The One Thing You Can Do to Make Meditation a Habit

Mindfulness is growing rapidly, but there's one thing missing from the conversation that helps make meditation stick, Ed Halliwell writes.

Photograph by Joshua Simpson from "How to Choose a Meditation Instructor" from the October 2014 issue of Mindful magazine

While the march of mindfulness into the mainstream seems to show no sign of slowing, I’m struck more and more how an aspect of the approach—long-considered to be crucial—doesn’t get mentioned very much these days. In an individualistic culture, maybe it’s little surprise that mindfulness tends to be portrayed as a solo practice, one that occurs when a person pays attention, with their whole mind and body, cultivating attitudes such as curiosity and gentleness. I’ve no doubt that practising mindfulness on your own can be helpful, but I also suspect a large part of the therapeutic benefit of mindfulness for individuals comes from the fact that it’s traditionally trained in groups and communities, enabling us to learn with and from other people.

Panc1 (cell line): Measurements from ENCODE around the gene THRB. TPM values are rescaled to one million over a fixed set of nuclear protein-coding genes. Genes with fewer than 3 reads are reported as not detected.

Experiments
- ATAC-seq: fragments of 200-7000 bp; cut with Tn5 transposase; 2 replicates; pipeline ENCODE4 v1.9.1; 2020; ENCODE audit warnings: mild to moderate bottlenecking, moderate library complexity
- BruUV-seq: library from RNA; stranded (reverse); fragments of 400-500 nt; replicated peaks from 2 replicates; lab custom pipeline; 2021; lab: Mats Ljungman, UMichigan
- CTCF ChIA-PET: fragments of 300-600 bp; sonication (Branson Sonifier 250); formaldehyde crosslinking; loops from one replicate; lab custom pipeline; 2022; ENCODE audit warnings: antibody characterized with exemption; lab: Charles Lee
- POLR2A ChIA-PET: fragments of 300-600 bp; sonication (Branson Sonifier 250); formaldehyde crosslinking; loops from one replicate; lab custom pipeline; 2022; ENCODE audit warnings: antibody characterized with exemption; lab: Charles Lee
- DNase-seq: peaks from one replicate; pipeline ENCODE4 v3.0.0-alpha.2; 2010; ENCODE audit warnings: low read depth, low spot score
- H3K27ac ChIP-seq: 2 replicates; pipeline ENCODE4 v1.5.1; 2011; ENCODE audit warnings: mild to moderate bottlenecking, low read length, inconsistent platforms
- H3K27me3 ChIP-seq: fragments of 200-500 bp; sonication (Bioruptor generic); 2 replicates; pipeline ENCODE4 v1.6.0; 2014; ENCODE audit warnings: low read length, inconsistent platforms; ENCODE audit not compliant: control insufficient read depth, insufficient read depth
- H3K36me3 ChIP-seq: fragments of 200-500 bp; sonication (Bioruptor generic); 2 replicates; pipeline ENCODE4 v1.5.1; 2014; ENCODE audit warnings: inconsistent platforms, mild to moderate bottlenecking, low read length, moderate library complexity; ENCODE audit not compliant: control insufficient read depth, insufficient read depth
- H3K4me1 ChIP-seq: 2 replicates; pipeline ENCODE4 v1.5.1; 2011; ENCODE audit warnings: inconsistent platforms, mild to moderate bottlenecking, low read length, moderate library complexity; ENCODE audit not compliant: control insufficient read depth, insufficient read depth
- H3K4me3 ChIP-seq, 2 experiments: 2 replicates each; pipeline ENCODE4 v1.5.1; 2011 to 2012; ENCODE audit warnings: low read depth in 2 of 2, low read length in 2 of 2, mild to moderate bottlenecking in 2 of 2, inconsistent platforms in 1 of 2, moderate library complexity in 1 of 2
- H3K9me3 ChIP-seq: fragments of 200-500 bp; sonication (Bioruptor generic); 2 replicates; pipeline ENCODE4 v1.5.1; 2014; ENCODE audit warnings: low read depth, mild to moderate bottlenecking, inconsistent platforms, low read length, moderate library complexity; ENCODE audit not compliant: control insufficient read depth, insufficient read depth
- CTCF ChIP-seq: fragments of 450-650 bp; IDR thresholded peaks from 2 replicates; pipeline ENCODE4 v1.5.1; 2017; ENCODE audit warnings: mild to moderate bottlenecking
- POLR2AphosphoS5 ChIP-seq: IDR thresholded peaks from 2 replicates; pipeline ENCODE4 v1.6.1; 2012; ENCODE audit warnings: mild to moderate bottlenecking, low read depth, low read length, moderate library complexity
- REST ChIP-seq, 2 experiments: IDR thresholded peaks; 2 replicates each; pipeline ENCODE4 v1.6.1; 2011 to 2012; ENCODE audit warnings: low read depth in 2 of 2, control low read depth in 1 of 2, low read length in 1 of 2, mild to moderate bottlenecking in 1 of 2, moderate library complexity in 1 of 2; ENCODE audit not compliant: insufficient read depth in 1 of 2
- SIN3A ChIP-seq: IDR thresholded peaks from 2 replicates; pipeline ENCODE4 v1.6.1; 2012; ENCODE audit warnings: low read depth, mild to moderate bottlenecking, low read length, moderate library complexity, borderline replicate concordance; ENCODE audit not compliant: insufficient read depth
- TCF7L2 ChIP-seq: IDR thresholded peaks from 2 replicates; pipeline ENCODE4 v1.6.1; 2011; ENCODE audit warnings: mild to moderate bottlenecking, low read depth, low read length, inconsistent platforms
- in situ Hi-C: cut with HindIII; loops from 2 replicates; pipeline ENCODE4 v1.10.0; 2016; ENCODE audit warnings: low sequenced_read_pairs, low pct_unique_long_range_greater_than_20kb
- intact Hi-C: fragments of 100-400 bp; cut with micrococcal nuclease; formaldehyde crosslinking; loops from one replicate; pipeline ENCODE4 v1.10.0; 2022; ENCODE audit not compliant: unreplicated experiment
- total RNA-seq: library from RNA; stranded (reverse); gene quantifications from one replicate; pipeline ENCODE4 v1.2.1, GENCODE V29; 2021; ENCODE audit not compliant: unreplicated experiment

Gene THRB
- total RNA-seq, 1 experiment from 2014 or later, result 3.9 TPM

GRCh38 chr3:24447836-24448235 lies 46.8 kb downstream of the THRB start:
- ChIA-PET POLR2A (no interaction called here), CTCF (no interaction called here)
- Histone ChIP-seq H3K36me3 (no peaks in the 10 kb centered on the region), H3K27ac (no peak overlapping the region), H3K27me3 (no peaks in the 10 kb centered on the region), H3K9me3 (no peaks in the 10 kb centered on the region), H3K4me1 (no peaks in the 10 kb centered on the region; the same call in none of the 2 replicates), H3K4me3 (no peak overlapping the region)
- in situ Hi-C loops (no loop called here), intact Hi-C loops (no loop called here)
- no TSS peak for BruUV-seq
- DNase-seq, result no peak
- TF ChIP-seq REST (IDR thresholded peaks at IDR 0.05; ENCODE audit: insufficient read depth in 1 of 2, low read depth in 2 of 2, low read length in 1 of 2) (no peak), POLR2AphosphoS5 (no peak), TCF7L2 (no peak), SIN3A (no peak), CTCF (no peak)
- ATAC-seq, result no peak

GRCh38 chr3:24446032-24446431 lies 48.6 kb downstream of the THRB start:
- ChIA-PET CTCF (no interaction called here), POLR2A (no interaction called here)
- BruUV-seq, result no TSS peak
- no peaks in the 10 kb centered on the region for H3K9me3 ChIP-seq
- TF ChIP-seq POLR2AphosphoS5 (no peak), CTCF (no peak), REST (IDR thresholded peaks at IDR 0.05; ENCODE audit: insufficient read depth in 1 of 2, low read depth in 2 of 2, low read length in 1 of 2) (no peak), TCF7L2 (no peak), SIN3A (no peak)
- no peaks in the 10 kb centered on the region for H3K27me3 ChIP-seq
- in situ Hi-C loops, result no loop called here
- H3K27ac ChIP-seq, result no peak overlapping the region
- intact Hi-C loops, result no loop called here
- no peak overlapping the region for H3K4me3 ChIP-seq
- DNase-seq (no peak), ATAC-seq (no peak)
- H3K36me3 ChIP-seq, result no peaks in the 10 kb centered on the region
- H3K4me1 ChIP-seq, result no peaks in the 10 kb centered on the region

When people come together for a first session of mindfulness training, it’s usual to explore what brings each individual to the approach. Hearing others speak of the stress arising from common problems such as busy, uncontrolled thoughts, physical or emotional pain, the strain of personal and professional commitments, and the speed of a world that demands a dehumanizing degree of consumption and acquisition, there often dawns a first recognition that the real problem doesn’t just lie in…